Installed in September 2011 as the 16th president of CTS, Dr. Lawrence R. Rast Jr. emphasizes the dynamic that personal human interaction brings to higher education, particularly in the seminary setting. Within that community, students are required to articulate what they learn from their teachers and are challenged by their peers, he says.

Dr. Dale Meyer, president of CSL since 2005, observes, “The great virtue of the residential formation program is that it brings together students for an intensive, limited time. They interact with one another, and they interact with the whole faculty.”

The seminary, Meyer says, is a “seedbed” for the formation of pastors and deaconesses. Rast resonates with the idea: “The seed that is planted begins to grow and is nurtured through ongoing study of God’s Word, through systematic consideration of the doctrines that are revealed in the Holy Scriptures and in the doctrines of the Lutheran Confessions and then working through that with a community of peers.”

From those experiences, students form habits, Rast adds. They are habits that become part of the ongoing life of the pastor or deaconess in the church.

The seminary seeks to form “a different kind of people,” Meyer says. While that can happen in all formation programs, he says, “It can really, really happen through the residential program because you’ve got a concentration of seminarians and schools in one time and one place for a limited period.”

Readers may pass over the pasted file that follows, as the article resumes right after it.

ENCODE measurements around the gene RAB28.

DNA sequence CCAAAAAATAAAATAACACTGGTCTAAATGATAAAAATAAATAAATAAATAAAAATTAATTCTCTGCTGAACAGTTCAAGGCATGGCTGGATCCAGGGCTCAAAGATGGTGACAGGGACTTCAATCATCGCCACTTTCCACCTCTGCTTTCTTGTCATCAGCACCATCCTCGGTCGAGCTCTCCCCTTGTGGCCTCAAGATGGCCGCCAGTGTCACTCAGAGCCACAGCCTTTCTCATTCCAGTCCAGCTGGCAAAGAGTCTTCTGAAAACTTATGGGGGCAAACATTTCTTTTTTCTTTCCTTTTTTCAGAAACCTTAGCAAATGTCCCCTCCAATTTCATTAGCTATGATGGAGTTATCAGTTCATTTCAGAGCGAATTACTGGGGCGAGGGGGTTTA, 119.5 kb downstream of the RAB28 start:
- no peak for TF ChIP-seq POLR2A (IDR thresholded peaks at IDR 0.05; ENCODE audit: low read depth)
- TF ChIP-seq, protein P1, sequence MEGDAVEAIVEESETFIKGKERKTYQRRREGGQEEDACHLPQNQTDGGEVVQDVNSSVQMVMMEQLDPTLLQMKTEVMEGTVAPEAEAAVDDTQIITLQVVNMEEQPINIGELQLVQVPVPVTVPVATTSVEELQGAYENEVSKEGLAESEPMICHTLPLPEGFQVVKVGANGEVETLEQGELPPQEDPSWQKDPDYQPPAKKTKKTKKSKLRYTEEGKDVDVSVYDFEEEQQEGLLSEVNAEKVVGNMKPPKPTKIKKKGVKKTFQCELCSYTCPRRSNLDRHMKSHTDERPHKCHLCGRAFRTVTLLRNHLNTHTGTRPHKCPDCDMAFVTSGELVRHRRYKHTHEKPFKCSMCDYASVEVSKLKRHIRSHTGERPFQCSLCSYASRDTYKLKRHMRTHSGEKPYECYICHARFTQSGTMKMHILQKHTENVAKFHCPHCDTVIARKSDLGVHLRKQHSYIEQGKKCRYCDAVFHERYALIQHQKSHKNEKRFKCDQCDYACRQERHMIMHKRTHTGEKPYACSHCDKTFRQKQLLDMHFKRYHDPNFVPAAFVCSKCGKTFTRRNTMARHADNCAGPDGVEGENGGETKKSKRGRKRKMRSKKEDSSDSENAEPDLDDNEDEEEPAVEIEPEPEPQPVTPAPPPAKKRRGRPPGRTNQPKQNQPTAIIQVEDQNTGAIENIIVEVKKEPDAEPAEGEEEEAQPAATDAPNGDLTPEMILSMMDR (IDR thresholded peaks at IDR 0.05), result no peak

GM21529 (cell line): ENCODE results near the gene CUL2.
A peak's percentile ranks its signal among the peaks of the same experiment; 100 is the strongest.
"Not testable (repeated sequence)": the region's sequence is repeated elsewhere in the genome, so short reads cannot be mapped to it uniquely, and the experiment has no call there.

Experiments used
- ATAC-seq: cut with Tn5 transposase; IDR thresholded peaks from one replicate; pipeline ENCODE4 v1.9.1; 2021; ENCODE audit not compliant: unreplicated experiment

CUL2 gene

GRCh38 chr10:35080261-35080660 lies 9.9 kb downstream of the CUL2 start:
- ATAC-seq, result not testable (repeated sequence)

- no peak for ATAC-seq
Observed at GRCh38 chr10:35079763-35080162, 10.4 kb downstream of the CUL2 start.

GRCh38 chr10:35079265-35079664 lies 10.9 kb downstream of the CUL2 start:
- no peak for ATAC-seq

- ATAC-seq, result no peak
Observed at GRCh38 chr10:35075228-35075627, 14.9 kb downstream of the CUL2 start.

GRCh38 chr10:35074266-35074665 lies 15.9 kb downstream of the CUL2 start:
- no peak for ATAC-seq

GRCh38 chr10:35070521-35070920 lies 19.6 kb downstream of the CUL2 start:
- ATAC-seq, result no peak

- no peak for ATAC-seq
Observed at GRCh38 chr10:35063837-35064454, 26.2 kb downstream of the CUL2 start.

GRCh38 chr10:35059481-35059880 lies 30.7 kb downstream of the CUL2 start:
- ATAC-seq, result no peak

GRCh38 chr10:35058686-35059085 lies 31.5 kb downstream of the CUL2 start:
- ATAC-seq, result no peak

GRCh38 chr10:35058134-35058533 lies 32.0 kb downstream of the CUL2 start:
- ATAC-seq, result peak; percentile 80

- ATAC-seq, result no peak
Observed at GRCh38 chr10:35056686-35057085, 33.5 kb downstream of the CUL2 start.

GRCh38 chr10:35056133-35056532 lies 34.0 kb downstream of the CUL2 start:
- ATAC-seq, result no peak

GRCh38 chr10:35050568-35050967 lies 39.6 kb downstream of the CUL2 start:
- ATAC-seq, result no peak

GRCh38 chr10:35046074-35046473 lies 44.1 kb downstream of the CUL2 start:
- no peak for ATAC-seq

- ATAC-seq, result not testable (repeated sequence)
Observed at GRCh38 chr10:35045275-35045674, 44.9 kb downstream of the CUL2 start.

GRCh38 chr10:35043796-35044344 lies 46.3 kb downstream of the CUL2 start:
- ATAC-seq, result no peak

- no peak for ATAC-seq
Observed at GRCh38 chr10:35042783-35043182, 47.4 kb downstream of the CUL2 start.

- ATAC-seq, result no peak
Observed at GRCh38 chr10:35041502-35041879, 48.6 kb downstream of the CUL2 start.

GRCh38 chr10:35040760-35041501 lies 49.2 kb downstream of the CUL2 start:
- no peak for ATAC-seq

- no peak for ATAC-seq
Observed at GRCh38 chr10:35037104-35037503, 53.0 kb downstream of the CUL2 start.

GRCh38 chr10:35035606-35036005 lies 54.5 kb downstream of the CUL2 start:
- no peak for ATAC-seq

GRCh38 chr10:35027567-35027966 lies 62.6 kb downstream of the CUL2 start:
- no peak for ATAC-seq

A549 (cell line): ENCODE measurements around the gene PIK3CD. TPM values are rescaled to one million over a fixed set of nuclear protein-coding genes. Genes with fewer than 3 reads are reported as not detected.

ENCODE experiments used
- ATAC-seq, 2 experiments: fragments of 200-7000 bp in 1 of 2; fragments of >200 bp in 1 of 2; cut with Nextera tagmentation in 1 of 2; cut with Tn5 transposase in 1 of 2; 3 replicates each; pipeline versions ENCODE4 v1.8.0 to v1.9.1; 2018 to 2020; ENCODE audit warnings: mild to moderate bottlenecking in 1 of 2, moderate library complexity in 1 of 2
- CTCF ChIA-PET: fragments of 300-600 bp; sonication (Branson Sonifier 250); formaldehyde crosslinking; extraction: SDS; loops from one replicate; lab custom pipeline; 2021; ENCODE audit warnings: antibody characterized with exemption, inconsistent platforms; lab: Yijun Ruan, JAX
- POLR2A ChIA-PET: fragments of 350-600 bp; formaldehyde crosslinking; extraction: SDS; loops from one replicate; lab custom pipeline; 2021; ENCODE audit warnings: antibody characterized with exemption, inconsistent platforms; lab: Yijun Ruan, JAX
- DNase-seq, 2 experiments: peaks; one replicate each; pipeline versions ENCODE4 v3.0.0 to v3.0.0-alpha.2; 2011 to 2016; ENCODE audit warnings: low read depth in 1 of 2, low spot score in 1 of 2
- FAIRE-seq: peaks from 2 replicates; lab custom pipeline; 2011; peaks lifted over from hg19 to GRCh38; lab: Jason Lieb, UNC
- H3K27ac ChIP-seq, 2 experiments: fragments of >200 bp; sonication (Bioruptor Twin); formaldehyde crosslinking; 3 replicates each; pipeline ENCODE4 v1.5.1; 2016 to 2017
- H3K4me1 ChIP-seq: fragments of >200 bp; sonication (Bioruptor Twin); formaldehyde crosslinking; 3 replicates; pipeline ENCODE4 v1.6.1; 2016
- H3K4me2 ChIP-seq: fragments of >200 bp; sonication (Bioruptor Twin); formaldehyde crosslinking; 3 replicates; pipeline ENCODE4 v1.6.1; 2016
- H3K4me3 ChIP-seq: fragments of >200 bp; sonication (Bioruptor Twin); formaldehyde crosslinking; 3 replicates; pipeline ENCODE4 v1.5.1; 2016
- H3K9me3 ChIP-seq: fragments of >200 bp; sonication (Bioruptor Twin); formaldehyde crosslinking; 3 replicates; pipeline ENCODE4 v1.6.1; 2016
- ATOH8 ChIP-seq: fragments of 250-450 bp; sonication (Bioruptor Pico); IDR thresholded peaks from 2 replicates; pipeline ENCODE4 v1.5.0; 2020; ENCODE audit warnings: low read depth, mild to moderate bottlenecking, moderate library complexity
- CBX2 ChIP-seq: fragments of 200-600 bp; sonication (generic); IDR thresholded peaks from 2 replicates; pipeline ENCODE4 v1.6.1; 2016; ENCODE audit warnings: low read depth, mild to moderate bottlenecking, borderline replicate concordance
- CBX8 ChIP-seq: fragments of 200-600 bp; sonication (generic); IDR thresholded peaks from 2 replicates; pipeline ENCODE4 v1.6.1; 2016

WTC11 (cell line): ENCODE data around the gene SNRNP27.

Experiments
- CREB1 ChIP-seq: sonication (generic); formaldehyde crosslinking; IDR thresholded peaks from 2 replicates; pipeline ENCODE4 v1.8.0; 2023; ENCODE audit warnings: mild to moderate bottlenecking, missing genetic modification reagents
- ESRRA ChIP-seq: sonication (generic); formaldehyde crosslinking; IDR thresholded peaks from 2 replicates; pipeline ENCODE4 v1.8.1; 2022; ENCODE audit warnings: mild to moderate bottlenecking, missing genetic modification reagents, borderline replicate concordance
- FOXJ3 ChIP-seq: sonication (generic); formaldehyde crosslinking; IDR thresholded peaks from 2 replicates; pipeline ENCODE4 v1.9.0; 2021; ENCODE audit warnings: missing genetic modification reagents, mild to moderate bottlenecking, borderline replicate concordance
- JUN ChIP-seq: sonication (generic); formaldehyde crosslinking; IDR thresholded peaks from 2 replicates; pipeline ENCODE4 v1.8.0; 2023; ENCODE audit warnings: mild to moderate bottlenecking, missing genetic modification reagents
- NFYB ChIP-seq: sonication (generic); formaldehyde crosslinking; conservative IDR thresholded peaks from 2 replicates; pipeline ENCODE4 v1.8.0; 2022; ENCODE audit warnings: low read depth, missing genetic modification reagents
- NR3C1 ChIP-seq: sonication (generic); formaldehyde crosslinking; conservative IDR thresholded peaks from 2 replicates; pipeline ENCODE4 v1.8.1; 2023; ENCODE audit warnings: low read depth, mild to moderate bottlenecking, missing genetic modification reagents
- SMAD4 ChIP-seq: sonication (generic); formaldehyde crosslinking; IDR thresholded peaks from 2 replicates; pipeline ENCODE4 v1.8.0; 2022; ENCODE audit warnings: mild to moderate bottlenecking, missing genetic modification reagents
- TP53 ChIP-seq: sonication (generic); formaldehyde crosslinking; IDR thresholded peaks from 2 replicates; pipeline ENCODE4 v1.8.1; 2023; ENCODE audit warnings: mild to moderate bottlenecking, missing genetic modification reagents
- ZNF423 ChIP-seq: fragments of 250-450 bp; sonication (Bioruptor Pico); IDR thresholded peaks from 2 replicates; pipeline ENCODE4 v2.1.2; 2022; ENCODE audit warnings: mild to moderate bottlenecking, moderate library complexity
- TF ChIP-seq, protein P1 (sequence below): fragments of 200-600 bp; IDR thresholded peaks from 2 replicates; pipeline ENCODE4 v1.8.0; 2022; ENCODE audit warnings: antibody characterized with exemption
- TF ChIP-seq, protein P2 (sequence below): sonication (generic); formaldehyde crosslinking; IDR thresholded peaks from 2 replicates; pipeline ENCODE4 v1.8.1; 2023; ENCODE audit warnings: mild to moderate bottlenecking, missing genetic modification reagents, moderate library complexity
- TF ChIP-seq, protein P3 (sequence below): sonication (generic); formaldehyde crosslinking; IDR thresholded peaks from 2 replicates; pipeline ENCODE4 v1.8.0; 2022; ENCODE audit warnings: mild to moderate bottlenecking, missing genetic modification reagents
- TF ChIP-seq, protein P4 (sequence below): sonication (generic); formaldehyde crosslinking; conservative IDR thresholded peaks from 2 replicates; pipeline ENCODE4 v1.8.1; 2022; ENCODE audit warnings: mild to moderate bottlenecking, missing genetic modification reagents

Meyer believes the seminaries must be intentional about building community, which will extend to the well-being of the church. He emphasizes that pastors in the field need to be able to meet together in a trusting, open environment where they talk and share. “There has been an erosion of trust in the Missouri Synod going back decades. How is that going to be turned around? I think it’s going to happen through all our formation programs,” he says.

As a first-year student at CSL, Fraker enhanced his understanding of community by playing basketball where “I really built a connection with those guys” and realized “the fun side of enjoying the game and the camaraderie with all the other players.”

CTS graduate Duke adds, “The seminary talks a lot about formation, and I really think that’s the main benefit of being on campus and being immersed in study of God’s Word, the Gospel of Christ and the practical aspects of the ministry.” Daily chapel services and worship at local congregations on the weekend “just add to this overall immersion in God’s Word.”

Incidentally, Duke can cite another benefit of residential education: marriage. He met his wife, Jacqueline, studying to be a deaconess at the seminary, and they have been married for two years. (Jacqueline serves as a deaconess at Concordia Lutheran Ministries, a large, elder-care organization in the Pittsburgh area.)